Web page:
For M.F. Husain, coming back is fraught with risk: SonDecember 24th, 2008 - 10:13 am ICT by IANS
New Delhi, Dec 24 (IANS) He does not want his illustrious father, M.F. Husain, to come back from Dubai. But that has not stopped Shamshad Husain from fondly painting the master artist’s formative and defining years in India, replete with family memories.In fact, family seems to be the theme for artist M.F. Husain and his brood this yearend.
“It (coming back) is fraught with risk. He is happy there. So we keep visiting him every three months or so,” Shamshad, the eldest son who is based in Delhi, told IANS in an informal chat at his residence in the capital before leaving for Dubai to meet his father.
M.F. Husain had left India in February 2006 following threats to his life from Hindu fanatics over his “Bharat Mata” paintings.
Shamshad Husain’s biographical tribute traces M.F. Husain’s journey as a child from Pandharpur to Indore and subsequently to Mumbai, where he spent his early years and made it to the world stage.
The paintings will be housed in a family art archive in Dubai.
“My mother and father are central to my themes. When my father turned 75, I painted his train journey from Pandharpur to Indore in lines and oil colours. That was how the idea of the series was sown,” Shamshad said.
The Husain family celebrates a reunion in Dubai Thursday on the occasion of his eldest granddaughter’s birthday. Shamshad too is there.
The cache of Shamshad’s work spans the life of M.F. Husain from 1950 to 2008 - documenting the family struggle during the artist’s early days to his coming of age on the national art scene.
The works, however, steer clear of the political controversies surrounding the artist.
“The series comprises 15 paintings. I wanted to capture the family. I have heard so much about my grandparents and how they relocated from Pandharpur to Indore. My mother’s mother was born in Hyderabad and my father’s mother was from Pandharpur,” Shamshad told IANS.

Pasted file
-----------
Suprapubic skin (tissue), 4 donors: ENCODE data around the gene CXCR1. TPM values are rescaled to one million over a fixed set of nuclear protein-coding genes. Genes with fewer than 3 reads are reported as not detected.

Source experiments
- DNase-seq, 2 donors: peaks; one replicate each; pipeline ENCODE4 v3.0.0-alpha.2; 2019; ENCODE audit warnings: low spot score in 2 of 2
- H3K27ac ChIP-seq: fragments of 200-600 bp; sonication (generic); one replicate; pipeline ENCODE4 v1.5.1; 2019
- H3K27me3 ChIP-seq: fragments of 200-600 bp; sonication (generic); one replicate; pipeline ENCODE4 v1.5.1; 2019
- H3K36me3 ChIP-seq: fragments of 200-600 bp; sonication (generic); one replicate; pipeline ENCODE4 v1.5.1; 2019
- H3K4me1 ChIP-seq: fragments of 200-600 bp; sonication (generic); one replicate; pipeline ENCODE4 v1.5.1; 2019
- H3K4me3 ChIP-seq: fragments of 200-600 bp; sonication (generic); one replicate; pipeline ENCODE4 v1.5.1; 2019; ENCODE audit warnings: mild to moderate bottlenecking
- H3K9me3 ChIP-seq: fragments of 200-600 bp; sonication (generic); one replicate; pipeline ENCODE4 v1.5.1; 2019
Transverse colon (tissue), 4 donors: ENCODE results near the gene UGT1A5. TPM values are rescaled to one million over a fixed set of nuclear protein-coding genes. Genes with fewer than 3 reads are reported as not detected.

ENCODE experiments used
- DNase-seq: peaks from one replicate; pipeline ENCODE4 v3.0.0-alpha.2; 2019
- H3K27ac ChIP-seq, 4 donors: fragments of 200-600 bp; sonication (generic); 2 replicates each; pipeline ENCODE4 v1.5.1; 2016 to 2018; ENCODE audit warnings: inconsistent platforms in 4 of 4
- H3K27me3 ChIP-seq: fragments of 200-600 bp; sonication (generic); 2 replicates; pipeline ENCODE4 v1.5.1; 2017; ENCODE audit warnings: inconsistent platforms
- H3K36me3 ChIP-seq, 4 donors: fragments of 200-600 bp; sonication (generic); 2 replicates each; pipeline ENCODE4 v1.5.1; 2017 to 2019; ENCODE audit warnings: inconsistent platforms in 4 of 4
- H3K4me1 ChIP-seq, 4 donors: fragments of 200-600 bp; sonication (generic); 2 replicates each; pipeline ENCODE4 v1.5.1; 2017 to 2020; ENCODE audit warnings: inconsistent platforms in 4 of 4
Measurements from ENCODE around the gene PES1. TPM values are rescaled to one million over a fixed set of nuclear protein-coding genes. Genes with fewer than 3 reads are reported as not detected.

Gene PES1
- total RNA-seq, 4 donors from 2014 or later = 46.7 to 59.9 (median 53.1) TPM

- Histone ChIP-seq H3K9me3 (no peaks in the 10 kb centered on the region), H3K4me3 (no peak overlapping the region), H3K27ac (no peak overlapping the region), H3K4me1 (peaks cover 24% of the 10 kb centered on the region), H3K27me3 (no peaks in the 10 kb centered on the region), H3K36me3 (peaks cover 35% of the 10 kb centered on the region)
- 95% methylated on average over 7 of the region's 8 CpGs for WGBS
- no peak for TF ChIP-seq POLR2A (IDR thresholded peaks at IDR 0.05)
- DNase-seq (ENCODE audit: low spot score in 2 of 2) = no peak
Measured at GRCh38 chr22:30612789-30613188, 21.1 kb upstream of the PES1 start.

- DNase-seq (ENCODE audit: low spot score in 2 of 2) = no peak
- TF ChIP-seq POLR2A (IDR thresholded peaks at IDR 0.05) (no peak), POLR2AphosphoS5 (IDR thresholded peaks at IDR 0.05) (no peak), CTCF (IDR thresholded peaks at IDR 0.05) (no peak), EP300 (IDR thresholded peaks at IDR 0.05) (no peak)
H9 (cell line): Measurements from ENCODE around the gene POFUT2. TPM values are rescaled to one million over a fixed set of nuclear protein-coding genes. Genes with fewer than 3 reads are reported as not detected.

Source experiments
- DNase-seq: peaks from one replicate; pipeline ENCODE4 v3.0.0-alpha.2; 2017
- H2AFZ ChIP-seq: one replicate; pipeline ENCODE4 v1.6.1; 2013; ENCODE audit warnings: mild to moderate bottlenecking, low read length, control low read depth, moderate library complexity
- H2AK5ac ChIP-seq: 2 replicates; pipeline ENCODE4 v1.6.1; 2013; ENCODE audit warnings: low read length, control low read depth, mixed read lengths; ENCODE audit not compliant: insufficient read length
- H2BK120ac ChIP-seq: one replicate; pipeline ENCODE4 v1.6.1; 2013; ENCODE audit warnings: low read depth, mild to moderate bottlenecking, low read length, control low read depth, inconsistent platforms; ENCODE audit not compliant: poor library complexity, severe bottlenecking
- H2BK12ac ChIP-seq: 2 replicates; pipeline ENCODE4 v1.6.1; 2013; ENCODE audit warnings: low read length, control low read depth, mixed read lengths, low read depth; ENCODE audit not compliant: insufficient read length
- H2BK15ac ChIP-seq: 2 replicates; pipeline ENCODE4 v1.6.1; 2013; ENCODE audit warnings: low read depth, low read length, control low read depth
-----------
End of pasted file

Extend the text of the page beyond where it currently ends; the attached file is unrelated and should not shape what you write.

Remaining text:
“I began my series when my father was born in 1915. He was a year and a half when my grandmother shifted to Indore with my grandfather. My father’s grandfather (my great-grandfather) was alive then. My grandfather was an accountant in the mill - but as he was a Muslim, he was kicked out,” he said.
M.F. Husain earned his father’s displeasure because he was not interested in studies in school and just wanted to paint. “But my great-grandfather supported my father.”
Around 1935, the family shifted to Mumbai. “My father did not finish school and took to painting cinema hoardings to support the family of six children,” Shamshad said. According to Husain junior, his father proved to be a pillar of strength.
“I remember sitting next to him, watching him paint cinema hoardings in the 50s. Life was very tough and he made only six to eight annas (half a rupee) a day in the beginning. After the day’s work, he used to paint by the lamp post,” Shamshad said.
The family lived in a single room on Grant Road for which “M.F. Husain had to pay a rent of Rs.16″. The children slept outside.
Two canvases in the series - on which Shamshad is still working - stand out. A vertical portrait in simplistic lines that shows M.F. Husain in his myriad stages of growth - as a toddler, a boy riding his bike, his tryst with the movies and the mature artist of global acclaim in a collage-like composition.
M.F. Husain’s father and mother appear as cameos in a corner.
The other is a horizontal portrait of the Pandharpur Express chugging to Indore - in simple childlike strokes - that shows young Maqbool sitting by the window with his grandfather.
Other canvases showing M.F. Husain with his children are in various stages of progress. “I take time to complete one canvas - but this series will be ready by March next year.”
2009 will be a year of museums for M.F. Husain. “Business baron Laxmi Mittal, his brother and two of their associates are building a Husain museum, along with one by the Sheikh’s wife in Doha,” Shamshad Husain said.
M.F. Husain is on a roll. The maverick artist has just ordered the 13th car of his exotic fleet of vehicles - a Bugatti sports car in black and white.
And he is making sure the family is not left out.
Said Shamshad: “My father has bought a place for me and for all my five siblings; and he is going to build a family archive where this autobiographical collection will be on permanent display.”
(Madhusree Chatterjee can be contacted at firstname.lastname@example.org)
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